In code, this isn’t quite so clean. In particular, the grouping-by-field code is a bit gnarly due to having to use a pretty awkward match to extract the path for the grouping key. While it’s not awful, it does make me wonder whether there’s a better way to represent the query. Something to think on separately.

fn query_plan(q: Vec<QP>) -> Result<Vec<Scan>, DocDbError> {
    // Map the query predicates into individual range scans
    // while grouping them by field. This is a nice structure
    // for later optimisations.
    let mut groups: BTreeMap<Vec<u8>, Vec<Scan>> = BTreeMap::new();
    for qp in q {
        let path = match &qp {
            QP::E { p, .. }
            | QP::GT { p, .. }
            | QP::GTE { p, .. }
            | QP::LT { p, .. }
            | QP::LTE { p, .. } => p.clone(),
        let (skey, ekey) = match qp {
            QP::E { p, v } => scan_range_eq(p, v),
            QP::GT { p, v } => scan_range_gt(p, v),
            QP::GTE { p, v } => scan_range_gte(p, v),
            QP::LT { p, v } => scan_range_lt(p, v),
            QP::LTE { p, v } => scan_range_lte(p, v),
        let x = (&path).encode(); // encode our field path to use as map key

        // Add this predicate's Scan to our grouping map
        groups.entry(x).or_insert(vec![]).push(Scan { skey, ekey })

    // Now we have a map that will be something like this:
    // groups["name"] = [Scan{}, Scan{}, Scan{}]
    // groups["age"] = [Scan{}, Scan{}]

    // And now collapse each grouped set of Scans into one scan.
    // Note we allow this to create invalid scan ranges; we 
    // check for this later.
    let mut collapsed_scans = vec![];
    for (_, scans) in groups {
        let skey = scans.iter().map(|x| x.skey.clone()).max().unwrap();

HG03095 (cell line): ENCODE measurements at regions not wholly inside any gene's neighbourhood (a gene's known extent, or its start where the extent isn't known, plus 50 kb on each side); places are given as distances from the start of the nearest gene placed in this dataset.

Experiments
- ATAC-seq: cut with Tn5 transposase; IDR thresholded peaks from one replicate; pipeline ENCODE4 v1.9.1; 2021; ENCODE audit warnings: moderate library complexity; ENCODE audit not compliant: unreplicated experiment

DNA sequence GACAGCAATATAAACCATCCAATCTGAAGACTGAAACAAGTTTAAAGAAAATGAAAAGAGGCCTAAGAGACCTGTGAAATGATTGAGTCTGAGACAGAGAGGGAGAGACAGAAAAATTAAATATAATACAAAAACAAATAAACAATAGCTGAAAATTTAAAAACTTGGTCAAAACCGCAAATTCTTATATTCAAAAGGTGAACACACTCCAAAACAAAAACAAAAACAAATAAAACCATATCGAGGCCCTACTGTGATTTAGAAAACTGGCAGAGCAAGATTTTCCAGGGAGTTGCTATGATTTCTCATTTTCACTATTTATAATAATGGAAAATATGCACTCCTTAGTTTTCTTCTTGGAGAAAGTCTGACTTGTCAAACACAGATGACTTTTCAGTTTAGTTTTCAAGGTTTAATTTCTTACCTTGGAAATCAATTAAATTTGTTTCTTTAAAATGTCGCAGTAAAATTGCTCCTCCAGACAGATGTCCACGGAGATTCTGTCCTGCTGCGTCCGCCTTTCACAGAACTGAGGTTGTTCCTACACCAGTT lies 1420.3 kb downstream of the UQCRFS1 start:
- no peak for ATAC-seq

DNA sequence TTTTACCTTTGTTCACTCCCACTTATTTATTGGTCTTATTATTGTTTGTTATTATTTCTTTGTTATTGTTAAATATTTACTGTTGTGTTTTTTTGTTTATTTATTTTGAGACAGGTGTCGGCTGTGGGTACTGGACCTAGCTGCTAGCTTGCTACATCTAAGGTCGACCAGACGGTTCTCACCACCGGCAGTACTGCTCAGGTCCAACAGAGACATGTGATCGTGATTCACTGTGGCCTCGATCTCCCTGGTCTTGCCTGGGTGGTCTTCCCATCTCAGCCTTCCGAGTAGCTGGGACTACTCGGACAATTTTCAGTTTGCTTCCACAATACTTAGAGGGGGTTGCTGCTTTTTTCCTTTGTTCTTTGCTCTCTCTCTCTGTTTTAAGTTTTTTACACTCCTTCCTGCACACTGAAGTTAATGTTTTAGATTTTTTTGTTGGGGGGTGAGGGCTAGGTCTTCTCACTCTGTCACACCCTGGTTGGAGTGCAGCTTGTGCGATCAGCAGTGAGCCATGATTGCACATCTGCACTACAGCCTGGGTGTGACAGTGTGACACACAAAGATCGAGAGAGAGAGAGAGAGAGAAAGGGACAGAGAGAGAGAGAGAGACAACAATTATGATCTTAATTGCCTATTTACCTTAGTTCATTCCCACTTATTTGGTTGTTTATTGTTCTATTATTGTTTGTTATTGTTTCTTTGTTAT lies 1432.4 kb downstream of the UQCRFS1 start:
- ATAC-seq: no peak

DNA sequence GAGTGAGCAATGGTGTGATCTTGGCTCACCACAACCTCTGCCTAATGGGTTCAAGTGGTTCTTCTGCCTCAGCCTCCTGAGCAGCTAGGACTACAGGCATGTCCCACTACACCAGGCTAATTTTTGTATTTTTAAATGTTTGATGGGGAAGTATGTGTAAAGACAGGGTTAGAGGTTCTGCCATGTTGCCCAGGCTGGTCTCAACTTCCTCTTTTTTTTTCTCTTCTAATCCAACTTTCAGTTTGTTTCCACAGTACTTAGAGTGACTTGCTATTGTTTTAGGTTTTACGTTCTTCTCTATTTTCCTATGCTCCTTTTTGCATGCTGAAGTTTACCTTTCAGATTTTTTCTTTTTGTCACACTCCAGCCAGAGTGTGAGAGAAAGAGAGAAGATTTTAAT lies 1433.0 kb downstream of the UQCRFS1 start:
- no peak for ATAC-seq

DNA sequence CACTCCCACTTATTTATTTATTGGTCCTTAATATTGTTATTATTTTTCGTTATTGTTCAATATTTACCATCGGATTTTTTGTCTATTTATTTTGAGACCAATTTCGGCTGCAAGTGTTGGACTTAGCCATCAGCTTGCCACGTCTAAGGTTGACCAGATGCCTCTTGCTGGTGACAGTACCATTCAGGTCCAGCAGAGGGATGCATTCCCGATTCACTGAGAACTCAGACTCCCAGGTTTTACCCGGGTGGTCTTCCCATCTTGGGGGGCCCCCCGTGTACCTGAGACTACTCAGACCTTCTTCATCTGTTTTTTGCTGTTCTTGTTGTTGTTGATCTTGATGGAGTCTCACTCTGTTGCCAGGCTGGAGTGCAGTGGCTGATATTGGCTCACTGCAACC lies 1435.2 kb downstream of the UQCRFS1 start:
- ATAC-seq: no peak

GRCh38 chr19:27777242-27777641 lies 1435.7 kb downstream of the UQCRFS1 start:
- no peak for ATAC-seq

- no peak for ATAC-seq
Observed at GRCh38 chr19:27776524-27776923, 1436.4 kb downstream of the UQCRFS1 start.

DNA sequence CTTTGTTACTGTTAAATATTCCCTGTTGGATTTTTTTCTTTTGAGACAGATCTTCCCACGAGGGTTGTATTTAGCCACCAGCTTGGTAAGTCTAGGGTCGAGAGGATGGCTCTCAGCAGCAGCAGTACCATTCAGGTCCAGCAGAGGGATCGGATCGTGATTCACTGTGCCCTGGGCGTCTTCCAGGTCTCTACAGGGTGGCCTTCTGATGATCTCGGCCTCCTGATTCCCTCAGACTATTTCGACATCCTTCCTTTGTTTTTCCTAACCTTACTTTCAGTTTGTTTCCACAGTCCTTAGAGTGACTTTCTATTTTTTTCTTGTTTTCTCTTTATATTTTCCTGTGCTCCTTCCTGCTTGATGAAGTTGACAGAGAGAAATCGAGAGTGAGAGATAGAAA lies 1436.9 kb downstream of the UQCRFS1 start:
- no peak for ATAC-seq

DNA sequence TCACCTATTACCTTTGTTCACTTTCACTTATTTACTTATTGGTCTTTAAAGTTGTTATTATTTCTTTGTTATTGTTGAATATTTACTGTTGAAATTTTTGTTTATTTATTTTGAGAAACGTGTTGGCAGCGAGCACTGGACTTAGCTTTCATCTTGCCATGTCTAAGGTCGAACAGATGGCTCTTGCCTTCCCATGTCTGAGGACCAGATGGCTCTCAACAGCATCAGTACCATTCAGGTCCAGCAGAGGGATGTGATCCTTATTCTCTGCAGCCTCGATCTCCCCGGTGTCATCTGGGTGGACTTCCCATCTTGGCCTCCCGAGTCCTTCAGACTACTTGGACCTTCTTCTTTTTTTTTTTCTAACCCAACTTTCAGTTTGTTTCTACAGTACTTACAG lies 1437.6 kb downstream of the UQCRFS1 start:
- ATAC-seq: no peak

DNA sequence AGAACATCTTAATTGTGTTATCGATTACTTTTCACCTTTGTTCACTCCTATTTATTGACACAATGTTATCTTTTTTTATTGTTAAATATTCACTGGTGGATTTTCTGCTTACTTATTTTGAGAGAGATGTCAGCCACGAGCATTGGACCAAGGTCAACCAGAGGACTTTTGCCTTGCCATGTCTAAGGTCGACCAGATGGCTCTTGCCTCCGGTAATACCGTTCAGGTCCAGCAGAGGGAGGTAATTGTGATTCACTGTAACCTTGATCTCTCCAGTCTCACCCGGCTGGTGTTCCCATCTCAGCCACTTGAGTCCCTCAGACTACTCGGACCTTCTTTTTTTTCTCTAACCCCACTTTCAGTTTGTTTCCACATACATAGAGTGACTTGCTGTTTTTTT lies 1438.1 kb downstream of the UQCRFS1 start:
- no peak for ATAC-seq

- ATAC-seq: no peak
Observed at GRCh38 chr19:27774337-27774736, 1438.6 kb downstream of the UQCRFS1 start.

let ekey = scans.iter().map(|x| x.ekey.clone()).min().unwrap();
        // this method gets our max-skey or min-ekey ---^^^
        collapsed_scans.push(Scan { skey, ekey });

    // collapsed_scans now contains just one Scan{} for every field. But
    // some might be invalid: the skey could be greater than the ekey.
    // So check for these invalid ranges. If we find any, return an 
    // error, the query doesn't quite make sense!
    match collapsed_scans.iter().find(|&s| s.skey > s.ekey) {
        Some(_) => Err(DocDbError::InvalidQuery),
        None => Ok(collapsed_scans),

And there you have it. You’ll have it after studying the code for a bit, anyway. Hopefully the comments help decipher it.


That’s quite a bit of code. But if we wrote more optimisations, we’d likely see this pattern repeating itself because it shows the general pattern we’d use for a lot of optimisations:

  • First, take the query we are given and generate the range scans we need for it.
  • Next, perform some operation over those range scans to reduce their number, or re-order the scans based on heuristics like the number of results they might return.

Or perhaps, like the above, we can even work out that a query will return no results before we even try to execute it!

From this we start to see why databases traditionally have several stages in their query execution pipelines. By separating out planning and executing we were able to find an obvious place to insert an important optimisation into our pipeline. Obvious places are good; the likely mean that the code will be easier to maintain later. This reminds me a lot of the way a compiler will first create an intermediate, simpler representation of our code before applying its optimisations.

I learned a lot writing this part of my toy database and index. I’m not sure how much further I’ll push this project. I’m enjoying it but I feel ready for a slightly different challenge. I’d like to get OR in, and perhaps code that’s able to check whether a document pulled from the database matches a query. But I also have a few other ideas for database related projects.

We’ll see what grabs me next!